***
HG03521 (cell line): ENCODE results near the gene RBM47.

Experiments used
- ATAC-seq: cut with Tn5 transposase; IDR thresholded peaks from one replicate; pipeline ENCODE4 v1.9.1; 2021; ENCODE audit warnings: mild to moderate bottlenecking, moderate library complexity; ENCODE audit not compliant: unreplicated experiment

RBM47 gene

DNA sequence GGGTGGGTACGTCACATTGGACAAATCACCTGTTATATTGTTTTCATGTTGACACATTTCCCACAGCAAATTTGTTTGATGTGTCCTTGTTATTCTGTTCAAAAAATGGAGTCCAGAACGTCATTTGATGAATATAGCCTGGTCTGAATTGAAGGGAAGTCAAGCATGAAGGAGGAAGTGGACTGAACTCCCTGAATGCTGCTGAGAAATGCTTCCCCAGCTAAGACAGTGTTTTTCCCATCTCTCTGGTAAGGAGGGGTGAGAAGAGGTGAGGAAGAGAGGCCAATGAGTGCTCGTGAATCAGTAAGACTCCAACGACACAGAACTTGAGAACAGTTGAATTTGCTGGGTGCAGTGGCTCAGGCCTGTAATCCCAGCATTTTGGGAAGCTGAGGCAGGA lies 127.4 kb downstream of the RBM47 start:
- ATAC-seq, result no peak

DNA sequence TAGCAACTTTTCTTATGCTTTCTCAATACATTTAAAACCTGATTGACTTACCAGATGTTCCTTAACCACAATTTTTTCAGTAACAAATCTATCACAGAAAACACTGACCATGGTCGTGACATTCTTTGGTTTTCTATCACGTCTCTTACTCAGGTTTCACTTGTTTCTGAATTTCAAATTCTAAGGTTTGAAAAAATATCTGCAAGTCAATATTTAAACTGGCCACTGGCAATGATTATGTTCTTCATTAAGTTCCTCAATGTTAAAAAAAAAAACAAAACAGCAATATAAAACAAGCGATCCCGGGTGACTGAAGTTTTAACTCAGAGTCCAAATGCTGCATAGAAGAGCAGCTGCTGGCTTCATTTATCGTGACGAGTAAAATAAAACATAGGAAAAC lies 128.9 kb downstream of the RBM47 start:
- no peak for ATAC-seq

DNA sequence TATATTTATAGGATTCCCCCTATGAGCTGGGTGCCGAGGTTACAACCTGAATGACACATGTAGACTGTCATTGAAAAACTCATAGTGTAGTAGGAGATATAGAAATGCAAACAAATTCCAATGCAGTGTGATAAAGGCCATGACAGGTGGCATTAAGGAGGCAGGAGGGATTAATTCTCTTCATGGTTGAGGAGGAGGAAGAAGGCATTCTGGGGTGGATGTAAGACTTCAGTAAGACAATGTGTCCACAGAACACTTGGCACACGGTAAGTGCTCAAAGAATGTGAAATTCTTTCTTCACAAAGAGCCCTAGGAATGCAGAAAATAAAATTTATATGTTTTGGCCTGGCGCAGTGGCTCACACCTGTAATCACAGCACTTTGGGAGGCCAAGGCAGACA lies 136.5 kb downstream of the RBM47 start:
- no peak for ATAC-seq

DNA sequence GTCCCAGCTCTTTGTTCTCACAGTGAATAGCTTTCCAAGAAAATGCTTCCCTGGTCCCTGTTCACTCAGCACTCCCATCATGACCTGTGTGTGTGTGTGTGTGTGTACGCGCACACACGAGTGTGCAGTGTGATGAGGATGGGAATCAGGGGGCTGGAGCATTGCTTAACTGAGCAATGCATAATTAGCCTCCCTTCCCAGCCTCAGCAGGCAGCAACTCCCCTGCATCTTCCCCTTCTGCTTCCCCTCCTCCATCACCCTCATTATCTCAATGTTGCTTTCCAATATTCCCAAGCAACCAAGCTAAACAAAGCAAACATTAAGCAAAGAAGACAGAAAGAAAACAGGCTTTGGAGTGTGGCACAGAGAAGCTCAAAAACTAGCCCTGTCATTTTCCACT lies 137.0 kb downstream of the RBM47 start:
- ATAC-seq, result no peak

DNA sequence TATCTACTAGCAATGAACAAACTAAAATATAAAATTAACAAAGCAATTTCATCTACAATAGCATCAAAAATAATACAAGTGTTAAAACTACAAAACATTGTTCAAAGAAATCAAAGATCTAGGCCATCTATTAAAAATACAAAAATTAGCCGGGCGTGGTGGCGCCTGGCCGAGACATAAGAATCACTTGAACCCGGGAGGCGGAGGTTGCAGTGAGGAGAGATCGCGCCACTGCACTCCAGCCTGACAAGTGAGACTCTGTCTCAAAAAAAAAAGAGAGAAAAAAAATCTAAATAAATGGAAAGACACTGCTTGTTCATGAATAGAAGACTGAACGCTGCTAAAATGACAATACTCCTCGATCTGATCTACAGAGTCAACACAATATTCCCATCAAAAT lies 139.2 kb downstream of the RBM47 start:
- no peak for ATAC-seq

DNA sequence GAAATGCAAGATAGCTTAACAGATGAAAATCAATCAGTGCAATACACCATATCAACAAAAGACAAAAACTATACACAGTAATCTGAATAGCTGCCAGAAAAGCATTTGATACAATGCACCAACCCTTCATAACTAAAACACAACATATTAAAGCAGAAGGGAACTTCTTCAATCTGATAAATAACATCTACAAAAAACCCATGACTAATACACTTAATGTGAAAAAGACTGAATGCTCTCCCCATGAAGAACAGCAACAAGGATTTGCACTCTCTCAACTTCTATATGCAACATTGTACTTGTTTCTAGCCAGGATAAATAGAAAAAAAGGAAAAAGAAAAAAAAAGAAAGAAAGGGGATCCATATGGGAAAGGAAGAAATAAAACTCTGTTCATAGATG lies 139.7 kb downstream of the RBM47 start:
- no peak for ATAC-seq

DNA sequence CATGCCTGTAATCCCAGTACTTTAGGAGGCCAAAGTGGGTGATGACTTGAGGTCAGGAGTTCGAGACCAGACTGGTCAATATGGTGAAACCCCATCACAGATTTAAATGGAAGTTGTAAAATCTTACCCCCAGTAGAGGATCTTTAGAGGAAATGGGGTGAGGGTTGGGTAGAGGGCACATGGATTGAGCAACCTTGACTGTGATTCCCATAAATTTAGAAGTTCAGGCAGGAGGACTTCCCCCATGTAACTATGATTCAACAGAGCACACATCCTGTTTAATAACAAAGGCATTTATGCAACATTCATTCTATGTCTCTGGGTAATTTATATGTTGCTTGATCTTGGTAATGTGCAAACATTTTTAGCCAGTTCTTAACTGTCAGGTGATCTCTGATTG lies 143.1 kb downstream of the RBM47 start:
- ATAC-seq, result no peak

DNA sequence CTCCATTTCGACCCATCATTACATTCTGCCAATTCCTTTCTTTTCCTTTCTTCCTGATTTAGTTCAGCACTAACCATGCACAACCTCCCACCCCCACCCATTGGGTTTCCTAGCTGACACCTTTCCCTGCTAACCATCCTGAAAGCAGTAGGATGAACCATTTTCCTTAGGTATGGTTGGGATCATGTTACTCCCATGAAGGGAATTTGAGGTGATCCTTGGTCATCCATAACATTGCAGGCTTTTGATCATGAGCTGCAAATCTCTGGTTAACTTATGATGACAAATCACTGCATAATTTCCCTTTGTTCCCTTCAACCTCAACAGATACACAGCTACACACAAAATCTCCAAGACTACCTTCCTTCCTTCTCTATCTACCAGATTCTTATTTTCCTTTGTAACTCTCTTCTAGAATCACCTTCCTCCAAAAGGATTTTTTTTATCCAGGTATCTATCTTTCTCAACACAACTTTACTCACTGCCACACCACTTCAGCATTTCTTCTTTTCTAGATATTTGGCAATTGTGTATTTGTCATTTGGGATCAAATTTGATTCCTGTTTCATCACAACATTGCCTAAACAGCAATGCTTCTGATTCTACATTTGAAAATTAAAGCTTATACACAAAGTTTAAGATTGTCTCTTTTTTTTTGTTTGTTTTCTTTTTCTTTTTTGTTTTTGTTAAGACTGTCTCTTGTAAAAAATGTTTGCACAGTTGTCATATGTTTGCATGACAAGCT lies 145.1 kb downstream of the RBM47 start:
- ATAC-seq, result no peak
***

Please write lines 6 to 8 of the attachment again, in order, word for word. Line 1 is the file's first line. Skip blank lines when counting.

- ATAC-seq, result no peak

DNA sequence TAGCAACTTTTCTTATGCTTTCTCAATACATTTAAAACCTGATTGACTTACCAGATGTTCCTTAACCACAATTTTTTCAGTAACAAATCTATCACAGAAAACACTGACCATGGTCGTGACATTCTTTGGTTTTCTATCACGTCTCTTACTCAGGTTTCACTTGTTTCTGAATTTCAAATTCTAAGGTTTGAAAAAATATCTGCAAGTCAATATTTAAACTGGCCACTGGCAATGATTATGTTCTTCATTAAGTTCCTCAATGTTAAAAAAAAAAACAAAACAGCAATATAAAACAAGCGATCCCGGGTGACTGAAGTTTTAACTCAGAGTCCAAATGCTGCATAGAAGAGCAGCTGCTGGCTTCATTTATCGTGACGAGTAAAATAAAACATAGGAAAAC lies 128.9 kb downstream of the RBM47 start:
- no peak for ATAC-seq